How Goals are Created

Creating goals for an Individualized Education Program (IEP) involves a collaborative process between the IEP team, which typically includes the parents, educators, special education professionals, and sometimes the student. Here’s how goals for an IEP are created, what they are based on, and how to identify well-written goals:

How Goals for an IEP are Created:

  1. Assessment and Evaluation: The IEP team conducts a comprehensive assessment of the student’s strengths, weaknesses, abilities, and needs across various domains, including academic, cognitive, social-emotional, communication, physical, and adaptive skills.
  2. Present Levels of Performance (PLOP): The team reviews the Present Levels of Performance (PLOP) section of the student’s IEP, which outlines the student’s current abilities, performance levels, and areas of need. The PLOP serves as the foundation for developing goals that address the student’s individualized needs.
  3. Identification of Priority Areas: Based on the assessment data and PLOP, the IEP team identifies priority areas for the student’s growth and development. These priority areas may include academic skills, functional abilities, social skills, behavior management, communication skills, and other areas relevant to the student’s educational program.
  4. SMART Goals: The IEP team develops Specific, Measurable, Achievable, Relevant, and Time-bound (SMART) goals that are tailored to the student’s individual needs, abilities, and circumstances. SMART goals provide clear and objective targets for monitoring the student’s progress and evaluating the effectiveness of interventions.
  5. Consideration of Parent and Student Input: The IEP team considers input from parents, guardians, and the student (if appropriate) when developing goals for the IEP. Parents and students provide valuable insights into the student’s strengths, preferences, interests, and goals, which help inform the development of meaningful and relevant goals.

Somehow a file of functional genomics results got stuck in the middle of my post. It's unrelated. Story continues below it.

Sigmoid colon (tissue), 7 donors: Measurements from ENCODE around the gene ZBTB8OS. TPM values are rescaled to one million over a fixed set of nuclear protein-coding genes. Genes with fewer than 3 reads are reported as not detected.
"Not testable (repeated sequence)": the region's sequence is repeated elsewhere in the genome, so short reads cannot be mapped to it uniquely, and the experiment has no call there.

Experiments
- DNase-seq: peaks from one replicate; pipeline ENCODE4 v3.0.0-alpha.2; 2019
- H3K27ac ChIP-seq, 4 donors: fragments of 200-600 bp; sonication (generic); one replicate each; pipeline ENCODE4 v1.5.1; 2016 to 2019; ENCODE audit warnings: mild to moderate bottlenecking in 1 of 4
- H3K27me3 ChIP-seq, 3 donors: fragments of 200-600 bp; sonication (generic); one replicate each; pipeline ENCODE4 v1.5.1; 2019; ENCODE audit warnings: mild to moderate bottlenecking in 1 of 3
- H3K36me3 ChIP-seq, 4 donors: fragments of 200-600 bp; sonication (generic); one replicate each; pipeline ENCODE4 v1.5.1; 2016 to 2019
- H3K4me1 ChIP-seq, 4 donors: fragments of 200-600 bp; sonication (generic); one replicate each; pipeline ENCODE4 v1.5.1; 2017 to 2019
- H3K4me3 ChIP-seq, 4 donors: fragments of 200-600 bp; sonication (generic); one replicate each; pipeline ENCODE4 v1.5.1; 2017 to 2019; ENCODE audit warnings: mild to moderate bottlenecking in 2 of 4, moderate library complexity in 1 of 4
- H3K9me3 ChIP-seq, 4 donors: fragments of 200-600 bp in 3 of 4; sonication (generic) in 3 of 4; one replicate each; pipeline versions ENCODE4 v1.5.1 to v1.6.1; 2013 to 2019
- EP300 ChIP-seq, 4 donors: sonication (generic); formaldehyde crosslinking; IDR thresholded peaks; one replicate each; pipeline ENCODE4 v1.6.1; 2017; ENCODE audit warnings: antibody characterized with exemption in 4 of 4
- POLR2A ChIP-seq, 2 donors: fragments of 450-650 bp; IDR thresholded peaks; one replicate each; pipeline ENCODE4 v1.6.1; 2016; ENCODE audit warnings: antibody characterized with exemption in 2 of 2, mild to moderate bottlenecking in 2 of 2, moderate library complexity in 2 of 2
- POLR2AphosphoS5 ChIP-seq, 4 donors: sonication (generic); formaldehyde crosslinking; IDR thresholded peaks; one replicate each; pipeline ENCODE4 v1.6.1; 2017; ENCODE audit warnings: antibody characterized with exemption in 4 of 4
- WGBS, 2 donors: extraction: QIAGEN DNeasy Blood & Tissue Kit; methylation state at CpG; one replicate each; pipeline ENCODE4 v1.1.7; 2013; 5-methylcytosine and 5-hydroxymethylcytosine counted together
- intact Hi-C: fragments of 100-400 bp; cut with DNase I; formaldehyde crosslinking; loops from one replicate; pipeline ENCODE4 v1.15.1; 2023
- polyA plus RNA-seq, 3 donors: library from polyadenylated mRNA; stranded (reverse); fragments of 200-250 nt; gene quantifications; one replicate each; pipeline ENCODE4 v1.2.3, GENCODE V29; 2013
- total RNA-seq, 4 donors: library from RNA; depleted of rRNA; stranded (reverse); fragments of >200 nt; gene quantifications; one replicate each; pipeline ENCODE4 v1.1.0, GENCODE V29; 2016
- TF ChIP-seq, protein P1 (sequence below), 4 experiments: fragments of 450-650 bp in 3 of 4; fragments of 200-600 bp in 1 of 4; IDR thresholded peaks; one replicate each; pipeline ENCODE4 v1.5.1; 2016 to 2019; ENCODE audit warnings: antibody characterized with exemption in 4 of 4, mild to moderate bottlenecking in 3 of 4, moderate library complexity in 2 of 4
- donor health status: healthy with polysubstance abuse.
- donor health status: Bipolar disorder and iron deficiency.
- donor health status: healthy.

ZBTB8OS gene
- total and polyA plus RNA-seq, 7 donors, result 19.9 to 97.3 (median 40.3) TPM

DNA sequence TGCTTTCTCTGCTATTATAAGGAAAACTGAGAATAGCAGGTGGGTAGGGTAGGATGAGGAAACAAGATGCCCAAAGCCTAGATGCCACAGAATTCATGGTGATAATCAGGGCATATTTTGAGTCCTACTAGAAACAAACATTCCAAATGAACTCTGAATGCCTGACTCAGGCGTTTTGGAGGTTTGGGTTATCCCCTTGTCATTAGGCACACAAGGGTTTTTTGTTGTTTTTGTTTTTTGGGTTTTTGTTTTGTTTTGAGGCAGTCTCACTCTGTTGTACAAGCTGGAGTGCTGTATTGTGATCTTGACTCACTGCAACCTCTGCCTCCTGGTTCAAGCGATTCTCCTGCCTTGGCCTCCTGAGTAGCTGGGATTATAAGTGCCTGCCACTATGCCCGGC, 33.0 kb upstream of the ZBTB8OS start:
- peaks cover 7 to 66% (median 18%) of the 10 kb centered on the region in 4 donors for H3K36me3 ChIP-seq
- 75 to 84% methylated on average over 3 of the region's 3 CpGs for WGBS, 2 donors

6. Alignment with Curriculum Standards: Goals are aligned with grade-level academic standards, curriculum expectations, and educational benchmarks to ensure that the student’s educational program is aligned with state and district requirements. Goals should reflect the knowledge and skills the student needs to succeed in the general education curriculum.
  7. Individualized Supports and Services: Goals are accompanied by individualized supports, accommodations, modifications, and related services that are necessary to help the student achieve their goals and participate in educational activities. These supports may include specialized instruction, assistive technology, behavior interventions, speech therapy, occupational therapy, and other services as needed.
  8. Monitoring and Progress Reporting: The IEP team establishes procedures for monitoring the student’s progress toward IEP goals and objectives. Progress is regularly monitored, documented, and reported to parents through progress reports, report cards, parent-teacher conferences, and IEP meetings.